What is going on in Libya is not just another revolution raging in North Africa. I was watching the news the day before yesterday and caught the comments of U.S. Secretary of State Hillary Clinton and NATO’s concern and strategy regarding Libya. Rather than sit back and see how this revolt turns out, it looks like there will be some kind of action on the part of the U.S. and NATO because Libya is different from the other countries in the region rising up to rid themselves of oppressive dictators. Libya has oil for one; it’s large, strategically important; and its leader, Muammar Gaddafi, has long been a thorn in our side.
I was talking to a friend about the news yesterday, and we were ticking off a list of all the foreign oil companies in Libya. Considering what’s at stake there, he reminded me of a story from just a couple of years ago in 2009: the release from a Scotland prison of a major terrorist, Abdelbaset Mohamed Ali al-Megrahi, back to Libya.
On December 21st, 1988, a Pan Am 747 blew up over Lockerbie Scotland, killing everyone aboard: 243 passengers, 189 of them Americans, and 16 crew members, as well as 11 people on the ground in Lockerbie who were also killed as the debris came raining down on their houses. Al-Megrahi, a former Libyan intelligence agent, was tried and imprisoned in 2000, the only person convicted of the crime. Incredibly, in 2009, on grounds he had three months to live before he might die of terminal prostate cancer, he was allowed by Scotland, presumably under pressure from the U.K., to be released back to his home in Libya as an act of compassion. President Obama said the release was a big mistake and some kind of intervention was anticipated by Secretary of State Hillary Clinton to stop it but somehow as unpopular as the decision was here and in Britain, it went through. Later, however, a Senate hearing was ordered.
Al-Megrahi returned home a hero. President Muammar Gaddafi proclaimed, “It is a new dawn for Libya,” and met with him personally to congratulate him. I imagine the idea back in Britain was that al-Megrahi would return quietly home to die, thus alleviating some of the embarrassment and guilt to the parties involved in this shameful sellout. But sources have it this notorious terrorist is still alive in Tripoli today.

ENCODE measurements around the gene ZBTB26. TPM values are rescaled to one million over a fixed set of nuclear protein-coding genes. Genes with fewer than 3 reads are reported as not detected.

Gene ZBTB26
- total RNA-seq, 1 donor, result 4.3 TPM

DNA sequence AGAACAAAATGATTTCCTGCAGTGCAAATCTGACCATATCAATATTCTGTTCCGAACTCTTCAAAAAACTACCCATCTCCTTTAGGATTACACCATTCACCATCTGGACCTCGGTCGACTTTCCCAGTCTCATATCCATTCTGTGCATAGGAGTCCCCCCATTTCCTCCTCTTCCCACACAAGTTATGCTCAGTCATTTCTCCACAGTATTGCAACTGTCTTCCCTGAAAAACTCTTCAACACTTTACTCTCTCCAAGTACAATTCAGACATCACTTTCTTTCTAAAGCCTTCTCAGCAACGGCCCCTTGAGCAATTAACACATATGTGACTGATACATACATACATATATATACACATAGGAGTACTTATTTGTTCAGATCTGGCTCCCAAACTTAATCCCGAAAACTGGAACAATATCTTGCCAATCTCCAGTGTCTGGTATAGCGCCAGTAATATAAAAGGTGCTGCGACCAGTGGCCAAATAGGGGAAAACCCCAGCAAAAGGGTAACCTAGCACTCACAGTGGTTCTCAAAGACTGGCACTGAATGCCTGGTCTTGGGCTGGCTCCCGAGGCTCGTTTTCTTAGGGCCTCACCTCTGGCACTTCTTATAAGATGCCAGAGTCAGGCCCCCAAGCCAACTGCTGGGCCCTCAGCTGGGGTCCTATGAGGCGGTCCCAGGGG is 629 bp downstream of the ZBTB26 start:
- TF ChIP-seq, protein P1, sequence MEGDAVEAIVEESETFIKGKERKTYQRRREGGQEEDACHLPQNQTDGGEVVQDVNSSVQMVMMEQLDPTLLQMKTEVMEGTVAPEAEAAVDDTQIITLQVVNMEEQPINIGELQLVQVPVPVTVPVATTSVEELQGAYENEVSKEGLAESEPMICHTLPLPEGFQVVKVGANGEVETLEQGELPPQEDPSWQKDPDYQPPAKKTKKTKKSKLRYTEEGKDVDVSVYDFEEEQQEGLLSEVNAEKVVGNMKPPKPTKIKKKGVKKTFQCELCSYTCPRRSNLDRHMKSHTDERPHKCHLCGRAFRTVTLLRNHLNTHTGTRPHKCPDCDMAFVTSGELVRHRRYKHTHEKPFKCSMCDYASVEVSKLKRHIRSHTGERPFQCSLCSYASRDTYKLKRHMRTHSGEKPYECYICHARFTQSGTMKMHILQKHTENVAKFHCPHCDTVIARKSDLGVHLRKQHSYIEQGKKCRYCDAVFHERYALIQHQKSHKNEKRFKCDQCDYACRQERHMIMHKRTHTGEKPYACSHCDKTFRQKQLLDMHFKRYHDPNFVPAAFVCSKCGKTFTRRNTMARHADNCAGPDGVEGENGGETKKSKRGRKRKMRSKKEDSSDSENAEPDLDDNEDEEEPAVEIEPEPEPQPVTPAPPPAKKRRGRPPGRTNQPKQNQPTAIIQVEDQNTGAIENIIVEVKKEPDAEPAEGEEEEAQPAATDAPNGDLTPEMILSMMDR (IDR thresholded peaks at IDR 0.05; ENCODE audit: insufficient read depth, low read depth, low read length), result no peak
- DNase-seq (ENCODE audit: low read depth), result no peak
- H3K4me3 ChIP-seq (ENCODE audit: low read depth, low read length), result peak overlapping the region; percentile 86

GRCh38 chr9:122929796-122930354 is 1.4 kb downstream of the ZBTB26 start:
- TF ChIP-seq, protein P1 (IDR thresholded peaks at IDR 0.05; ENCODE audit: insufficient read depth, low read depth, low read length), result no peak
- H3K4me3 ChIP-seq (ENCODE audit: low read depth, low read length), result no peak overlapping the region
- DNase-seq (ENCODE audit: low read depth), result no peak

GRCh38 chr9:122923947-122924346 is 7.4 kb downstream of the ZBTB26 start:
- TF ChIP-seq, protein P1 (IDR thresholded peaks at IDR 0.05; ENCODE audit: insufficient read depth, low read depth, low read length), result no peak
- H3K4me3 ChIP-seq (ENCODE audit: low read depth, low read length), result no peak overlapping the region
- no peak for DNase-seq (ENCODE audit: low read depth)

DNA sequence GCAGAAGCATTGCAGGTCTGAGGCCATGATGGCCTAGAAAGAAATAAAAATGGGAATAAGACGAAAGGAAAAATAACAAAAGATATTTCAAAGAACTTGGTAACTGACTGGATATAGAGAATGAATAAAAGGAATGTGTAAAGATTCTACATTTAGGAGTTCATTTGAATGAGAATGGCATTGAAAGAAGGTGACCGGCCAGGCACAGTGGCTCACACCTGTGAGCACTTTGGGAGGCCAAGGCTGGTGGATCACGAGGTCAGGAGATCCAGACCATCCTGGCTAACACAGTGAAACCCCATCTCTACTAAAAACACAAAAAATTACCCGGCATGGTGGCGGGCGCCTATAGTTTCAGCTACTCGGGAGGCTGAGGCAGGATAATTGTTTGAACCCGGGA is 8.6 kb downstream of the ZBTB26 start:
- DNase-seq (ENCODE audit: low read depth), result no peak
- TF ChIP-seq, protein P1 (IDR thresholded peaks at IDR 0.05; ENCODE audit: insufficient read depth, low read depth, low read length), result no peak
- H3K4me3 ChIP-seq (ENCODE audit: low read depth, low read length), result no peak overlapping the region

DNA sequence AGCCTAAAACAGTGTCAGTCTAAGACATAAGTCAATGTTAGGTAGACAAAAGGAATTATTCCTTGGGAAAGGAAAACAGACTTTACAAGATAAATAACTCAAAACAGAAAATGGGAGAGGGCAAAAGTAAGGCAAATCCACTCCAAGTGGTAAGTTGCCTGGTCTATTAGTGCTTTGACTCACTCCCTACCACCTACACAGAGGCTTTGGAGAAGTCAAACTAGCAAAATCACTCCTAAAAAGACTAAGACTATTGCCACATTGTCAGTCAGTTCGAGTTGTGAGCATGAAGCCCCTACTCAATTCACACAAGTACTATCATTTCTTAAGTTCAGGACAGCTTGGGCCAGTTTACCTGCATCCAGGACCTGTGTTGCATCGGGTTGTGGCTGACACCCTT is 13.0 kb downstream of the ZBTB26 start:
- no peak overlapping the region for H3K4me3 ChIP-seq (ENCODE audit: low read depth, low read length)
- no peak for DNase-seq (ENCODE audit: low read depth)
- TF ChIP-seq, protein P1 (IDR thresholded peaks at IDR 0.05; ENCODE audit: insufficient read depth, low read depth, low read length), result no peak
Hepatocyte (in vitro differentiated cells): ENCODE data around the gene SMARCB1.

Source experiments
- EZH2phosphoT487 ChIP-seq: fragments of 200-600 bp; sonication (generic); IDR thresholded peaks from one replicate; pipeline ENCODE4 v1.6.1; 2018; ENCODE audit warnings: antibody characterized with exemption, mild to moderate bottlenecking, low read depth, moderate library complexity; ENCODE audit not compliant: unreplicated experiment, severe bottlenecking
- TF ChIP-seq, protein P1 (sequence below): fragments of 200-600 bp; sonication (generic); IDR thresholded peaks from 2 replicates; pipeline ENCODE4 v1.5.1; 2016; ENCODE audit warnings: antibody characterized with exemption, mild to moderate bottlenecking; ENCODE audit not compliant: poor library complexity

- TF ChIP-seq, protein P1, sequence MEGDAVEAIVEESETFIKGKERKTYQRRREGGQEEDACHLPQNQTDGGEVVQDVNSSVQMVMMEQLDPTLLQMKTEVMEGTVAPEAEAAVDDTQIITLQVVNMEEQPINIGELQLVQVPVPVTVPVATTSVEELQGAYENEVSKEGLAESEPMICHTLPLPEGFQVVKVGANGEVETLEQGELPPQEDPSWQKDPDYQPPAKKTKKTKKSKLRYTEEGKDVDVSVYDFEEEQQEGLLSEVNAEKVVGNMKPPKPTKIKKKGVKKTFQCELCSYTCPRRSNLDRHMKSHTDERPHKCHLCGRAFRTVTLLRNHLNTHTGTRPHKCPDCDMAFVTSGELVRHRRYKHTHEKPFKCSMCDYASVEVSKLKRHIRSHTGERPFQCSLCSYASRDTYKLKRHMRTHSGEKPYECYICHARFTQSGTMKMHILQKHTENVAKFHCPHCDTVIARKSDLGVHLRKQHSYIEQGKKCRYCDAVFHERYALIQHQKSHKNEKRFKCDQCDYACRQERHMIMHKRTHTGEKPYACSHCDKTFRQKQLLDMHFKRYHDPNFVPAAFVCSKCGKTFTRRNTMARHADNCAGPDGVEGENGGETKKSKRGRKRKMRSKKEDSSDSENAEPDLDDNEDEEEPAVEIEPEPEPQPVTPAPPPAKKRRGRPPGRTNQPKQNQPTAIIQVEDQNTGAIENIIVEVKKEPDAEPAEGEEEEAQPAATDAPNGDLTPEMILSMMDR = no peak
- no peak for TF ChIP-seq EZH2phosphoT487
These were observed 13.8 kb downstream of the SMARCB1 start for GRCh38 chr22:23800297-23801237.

BP Oil, our friends who laid waste to the waters and shores of our coasts last summer, upsetting the ecosystem and destroying the livelihood of millions from the Gulf of Mexico to the South Atlantic coast, actually admitted in 2009 that they facilitated al-Megrahi’s release by lobbying the British government because BP was trying to protect their $900 million oil and gas exploration deal in the Mediterranean waters near Libya.
What kind of message does this send the world? It’s an outrageous story and for that reason it’s worth refreshing everyone’s memory on the topic. Government bending to the will and influence of big corporations to do what is morally wrong. All I can hope is that Gaddafi will soon join his peers in the Ousted Dictators of North Africa Club somewhere, and perhaps we’ll all get a fresh start and some much needed justice in that part of the world.
Isabel Nazarian contributed to the writing of this story.
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